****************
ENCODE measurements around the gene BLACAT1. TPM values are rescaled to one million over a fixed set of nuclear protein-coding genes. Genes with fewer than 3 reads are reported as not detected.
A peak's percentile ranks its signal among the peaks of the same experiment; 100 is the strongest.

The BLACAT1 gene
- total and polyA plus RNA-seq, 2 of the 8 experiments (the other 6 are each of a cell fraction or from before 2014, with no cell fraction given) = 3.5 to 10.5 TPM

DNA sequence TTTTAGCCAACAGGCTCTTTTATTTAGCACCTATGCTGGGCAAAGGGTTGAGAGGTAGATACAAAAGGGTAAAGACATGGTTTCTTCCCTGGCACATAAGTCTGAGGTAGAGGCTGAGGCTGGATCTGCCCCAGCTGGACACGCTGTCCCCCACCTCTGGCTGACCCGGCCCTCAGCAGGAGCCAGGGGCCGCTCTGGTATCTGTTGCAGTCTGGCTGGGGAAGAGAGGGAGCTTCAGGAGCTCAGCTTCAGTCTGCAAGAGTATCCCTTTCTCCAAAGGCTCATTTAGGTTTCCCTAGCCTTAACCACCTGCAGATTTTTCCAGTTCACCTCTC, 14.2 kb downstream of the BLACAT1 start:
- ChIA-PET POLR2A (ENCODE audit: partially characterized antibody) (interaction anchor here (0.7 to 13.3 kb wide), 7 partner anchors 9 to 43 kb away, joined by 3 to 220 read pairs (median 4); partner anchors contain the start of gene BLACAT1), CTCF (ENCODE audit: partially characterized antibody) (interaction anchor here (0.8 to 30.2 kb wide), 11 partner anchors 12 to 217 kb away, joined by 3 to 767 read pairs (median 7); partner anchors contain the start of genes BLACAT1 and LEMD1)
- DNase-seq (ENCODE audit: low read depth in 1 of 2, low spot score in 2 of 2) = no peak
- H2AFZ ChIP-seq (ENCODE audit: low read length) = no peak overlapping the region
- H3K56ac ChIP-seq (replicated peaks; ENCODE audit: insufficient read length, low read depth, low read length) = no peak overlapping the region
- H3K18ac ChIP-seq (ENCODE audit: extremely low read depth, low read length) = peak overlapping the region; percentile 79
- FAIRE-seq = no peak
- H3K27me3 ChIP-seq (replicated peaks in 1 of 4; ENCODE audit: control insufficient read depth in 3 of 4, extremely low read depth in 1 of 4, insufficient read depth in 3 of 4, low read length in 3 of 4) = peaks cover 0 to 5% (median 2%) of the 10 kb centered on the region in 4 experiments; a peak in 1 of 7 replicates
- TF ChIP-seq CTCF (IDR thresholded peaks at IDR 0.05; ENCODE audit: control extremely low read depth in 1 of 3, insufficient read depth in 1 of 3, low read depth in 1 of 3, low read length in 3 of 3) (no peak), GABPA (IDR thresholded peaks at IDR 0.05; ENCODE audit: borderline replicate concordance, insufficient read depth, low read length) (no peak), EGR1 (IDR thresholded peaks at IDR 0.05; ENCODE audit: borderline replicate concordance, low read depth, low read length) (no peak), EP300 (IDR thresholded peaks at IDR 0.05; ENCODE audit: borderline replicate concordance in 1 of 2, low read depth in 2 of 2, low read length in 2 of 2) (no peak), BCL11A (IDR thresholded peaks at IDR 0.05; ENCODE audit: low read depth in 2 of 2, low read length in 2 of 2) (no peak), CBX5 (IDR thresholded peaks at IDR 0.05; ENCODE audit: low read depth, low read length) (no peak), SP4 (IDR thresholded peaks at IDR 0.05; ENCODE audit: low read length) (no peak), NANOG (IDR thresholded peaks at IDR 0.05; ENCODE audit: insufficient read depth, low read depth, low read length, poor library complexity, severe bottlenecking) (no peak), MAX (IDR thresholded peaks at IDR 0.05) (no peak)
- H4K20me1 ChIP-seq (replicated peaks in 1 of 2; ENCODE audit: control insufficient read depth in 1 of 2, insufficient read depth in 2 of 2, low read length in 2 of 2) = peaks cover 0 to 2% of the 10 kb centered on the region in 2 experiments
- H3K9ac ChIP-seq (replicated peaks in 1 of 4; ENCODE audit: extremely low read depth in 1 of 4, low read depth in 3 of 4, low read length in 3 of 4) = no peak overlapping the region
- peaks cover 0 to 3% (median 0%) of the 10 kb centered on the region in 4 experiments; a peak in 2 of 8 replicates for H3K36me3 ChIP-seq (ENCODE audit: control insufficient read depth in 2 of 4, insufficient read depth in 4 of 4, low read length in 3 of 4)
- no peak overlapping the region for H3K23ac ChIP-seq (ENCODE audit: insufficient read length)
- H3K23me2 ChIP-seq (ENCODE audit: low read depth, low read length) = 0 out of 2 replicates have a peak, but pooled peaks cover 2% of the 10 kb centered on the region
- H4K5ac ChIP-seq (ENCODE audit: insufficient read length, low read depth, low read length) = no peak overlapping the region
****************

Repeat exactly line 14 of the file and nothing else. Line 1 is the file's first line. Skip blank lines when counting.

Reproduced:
- H4K20me1 ChIP-seq (replicated peaks in 1 of 2; ENCODE audit: control insufficient read depth in 1 of 2, insufficient read depth in 2 of 2, low read length in 2 of 2) = peaks cover 0 to 2% of the 10 kb centered on the region in 2 experiments